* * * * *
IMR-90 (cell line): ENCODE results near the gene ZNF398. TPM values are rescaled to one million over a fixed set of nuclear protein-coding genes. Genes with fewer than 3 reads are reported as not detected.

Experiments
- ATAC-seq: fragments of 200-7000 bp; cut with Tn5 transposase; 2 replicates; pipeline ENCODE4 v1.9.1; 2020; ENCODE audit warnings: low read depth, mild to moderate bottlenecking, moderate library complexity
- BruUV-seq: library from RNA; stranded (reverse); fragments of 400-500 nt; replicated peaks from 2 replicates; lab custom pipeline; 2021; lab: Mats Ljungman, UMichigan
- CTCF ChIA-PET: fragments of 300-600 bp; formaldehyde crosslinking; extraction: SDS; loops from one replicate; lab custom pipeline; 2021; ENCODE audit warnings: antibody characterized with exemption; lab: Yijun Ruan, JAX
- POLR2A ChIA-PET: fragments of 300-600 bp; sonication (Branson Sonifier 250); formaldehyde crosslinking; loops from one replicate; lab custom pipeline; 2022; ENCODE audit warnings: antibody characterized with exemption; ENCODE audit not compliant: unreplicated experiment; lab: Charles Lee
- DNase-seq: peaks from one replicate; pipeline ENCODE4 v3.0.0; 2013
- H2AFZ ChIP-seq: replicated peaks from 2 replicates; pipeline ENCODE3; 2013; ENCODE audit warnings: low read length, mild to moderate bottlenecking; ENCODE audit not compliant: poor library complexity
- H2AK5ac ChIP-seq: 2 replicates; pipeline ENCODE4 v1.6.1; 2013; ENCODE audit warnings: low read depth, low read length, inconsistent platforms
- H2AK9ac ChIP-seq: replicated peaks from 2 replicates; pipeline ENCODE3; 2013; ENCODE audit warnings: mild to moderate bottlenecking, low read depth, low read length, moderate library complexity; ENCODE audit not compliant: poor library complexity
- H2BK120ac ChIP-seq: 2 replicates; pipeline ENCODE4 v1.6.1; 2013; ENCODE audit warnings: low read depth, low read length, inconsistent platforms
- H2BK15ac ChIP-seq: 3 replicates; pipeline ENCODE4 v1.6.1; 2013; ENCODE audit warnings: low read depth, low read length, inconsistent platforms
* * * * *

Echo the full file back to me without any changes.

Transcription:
IMR-90 (cell line): ENCODE results near the gene ZNF398. TPM values are rescaled to one million over a fixed set of nuclear protein-coding genes. Genes with fewer than 3 reads are reported as not detected.

Experiments
- ATAC-seq: fragments of 200-7000 bp; cut with Tn5 transposase; 2 replicates; pipeline ENCODE4 v1.9.1; 2020; ENCODE audit warnings: low read depth, mild to moderate bottlenecking, moderate library complexity
- BruUV-seq: library from RNA; stranded (reverse); fragments of 400-500 nt; replicated peaks from 2 replicates; lab custom pipeline; 2021; lab: Mats Ljungman, UMichigan
- CTCF ChIA-PET: fragments of 300-600 bp; formaldehyde crosslinking; extraction: SDS; loops from one replicate; lab custom pipeline; 2021; ENCODE audit warnings: antibody characterized with exemption; lab: Yijun Ruan, JAX
- POLR2A ChIA-PET: fragments of 300-600 bp; sonication (Branson Sonifier 250); formaldehyde crosslinking; loops from one replicate; lab custom pipeline; 2022; ENCODE audit warnings: antibody characterized with exemption; ENCODE audit not compliant: unreplicated experiment; lab: Charles Lee
- DNase-seq: peaks from one replicate; pipeline ENCODE4 v3.0.0; 2013
- H2AFZ ChIP-seq: replicated peaks from 2 replicates; pipeline ENCODE3; 2013; ENCODE audit warnings: low read length, mild to moderate bottlenecking; ENCODE audit not compliant: poor library complexity
- H2AK5ac ChIP-seq: 2 replicates; pipeline ENCODE4 v1.6.1; 2013; ENCODE audit warnings: low read depth, low read length, inconsistent platforms
- H2AK9ac ChIP-seq: replicated peaks from 2 replicates; pipeline ENCODE3; 2013; ENCODE audit warnings: mild to moderate bottlenecking, low read depth, low read length, moderate library complexity; ENCODE audit not compliant: poor library complexity
- H2BK120ac ChIP-seq: 2 replicates; pipeline ENCODE4 v1.6.1; 2013; ENCODE audit warnings: low read depth, low read length, inconsistent platforms
- H2BK15ac ChIP-seq: 3 replicates; pipeline ENCODE4 v1.6.1; 2013; ENCODE audit warnings: low read depth, low read length, inconsistent platforms